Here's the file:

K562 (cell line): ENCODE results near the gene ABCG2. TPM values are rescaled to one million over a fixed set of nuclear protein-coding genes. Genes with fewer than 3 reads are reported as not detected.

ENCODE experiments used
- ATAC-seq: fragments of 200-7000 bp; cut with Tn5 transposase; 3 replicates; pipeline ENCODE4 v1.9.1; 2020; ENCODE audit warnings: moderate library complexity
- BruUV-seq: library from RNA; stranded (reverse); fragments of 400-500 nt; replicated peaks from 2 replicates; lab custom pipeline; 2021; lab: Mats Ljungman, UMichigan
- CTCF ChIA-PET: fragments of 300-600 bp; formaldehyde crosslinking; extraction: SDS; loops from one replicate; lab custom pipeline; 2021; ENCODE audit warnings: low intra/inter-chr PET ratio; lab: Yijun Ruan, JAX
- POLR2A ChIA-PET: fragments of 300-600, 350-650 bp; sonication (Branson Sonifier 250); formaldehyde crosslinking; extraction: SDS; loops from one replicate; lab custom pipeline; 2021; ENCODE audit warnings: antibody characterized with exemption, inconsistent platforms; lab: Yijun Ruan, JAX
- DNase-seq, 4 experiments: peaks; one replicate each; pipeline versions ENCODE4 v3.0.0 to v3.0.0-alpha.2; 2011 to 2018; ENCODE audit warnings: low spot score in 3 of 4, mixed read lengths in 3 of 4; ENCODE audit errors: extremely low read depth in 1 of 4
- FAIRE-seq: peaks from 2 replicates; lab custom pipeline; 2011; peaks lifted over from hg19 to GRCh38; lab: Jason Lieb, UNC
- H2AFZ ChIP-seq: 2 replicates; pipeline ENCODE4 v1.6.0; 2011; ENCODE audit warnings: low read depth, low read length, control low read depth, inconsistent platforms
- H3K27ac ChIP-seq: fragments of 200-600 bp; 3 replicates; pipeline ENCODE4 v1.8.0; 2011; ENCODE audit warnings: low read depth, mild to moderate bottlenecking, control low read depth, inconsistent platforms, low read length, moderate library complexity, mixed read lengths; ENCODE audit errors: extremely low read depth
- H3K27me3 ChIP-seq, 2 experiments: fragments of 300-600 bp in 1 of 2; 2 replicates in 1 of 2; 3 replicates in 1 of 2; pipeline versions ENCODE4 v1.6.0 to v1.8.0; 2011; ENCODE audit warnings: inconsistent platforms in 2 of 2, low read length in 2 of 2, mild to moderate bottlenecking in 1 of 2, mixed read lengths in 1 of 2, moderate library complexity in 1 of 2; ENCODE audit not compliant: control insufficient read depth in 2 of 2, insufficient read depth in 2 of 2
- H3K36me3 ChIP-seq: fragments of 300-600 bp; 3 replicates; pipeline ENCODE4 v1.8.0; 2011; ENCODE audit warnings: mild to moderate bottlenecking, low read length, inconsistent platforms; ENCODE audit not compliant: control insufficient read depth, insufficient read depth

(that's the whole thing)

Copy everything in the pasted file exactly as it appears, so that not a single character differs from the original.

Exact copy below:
K562 (cell line): ENCODE results near the gene ABCG2. TPM values are rescaled to one million over a fixed set of nuclear protein-coding genes. Genes with fewer than 3 reads are reported as not detected.

ENCODE experiments used
- ATAC-seq: fragments of 200-7000 bp; cut with Tn5 transposase; 3 replicates; pipeline ENCODE4 v1.9.1; 2020; ENCODE audit warnings: moderate library complexity
- BruUV-seq: library from RNA; stranded (reverse); fragments of 400-500 nt; replicated peaks from 2 replicates; lab custom pipeline; 2021; lab: Mats Ljungman, UMichigan
- CTCF ChIA-PET: fragments of 300-600 bp; formaldehyde crosslinking; extraction: SDS; loops from one replicate; lab custom pipeline; 2021; ENCODE audit warnings: low intra/inter-chr PET ratio; lab: Yijun Ruan, JAX
- POLR2A ChIA-PET: fragments of 300-600, 350-650 bp; sonication (Branson Sonifier 250); formaldehyde crosslinking; extraction: SDS; loops from one replicate; lab custom pipeline; 2021; ENCODE audit warnings: antibody characterized with exemption, inconsistent platforms; lab: Yijun Ruan, JAX
- DNase-seq, 4 experiments: peaks; one replicate each; pipeline versions ENCODE4 v3.0.0 to v3.0.0-alpha.2; 2011 to 2018; ENCODE audit warnings: low spot score in 3 of 4, mixed read lengths in 3 of 4; ENCODE audit errors: extremely low read depth in 1 of 4
- FAIRE-seq: peaks from 2 replicates; lab custom pipeline; 2011; peaks lifted over from hg19 to GRCh38; lab: Jason Lieb, UNC
- H2AFZ ChIP-seq: 2 replicates; pipeline ENCODE4 v1.6.0; 2011; ENCODE audit warnings: low read depth, low read length, control low read depth, inconsistent platforms
- H3K27ac ChIP-seq: fragments of 200-600 bp; 3 replicates; pipeline ENCODE4 v1.8.0; 2011; ENCODE audit warnings: low read depth, mild to moderate bottlenecking, control low read depth, inconsistent platforms, low read length, moderate library complexity, mixed read lengths; ENCODE audit errors: extremely low read depth
- H3K27me3 ChIP-seq, 2 experiments: fragments of 300-600 bp in 1 of 2; 2 replicates in 1 of 2; 3 replicates in 1 of 2; pipeline versions ENCODE4 v1.6.0 to v1.8.0; 2011; ENCODE audit warnings: inconsistent platforms in 2 of 2, low read length in 2 of 2, mild to moderate bottlenecking in 1 of 2, mixed read lengths in 1 of 2, moderate library complexity in 1 of 2; ENCODE audit not compliant: control insufficient read depth in 2 of 2, insufficient read depth in 2 of 2
- H3K36me3 ChIP-seq: fragments of 300-600 bp; 3 replicates; pipeline ENCODE4 v1.8.0; 2011; ENCODE audit warnings: mild to moderate bottlenecking, low read length, inconsistent platforms; ENCODE audit not compliant: control insufficient read depth, insufficient read depth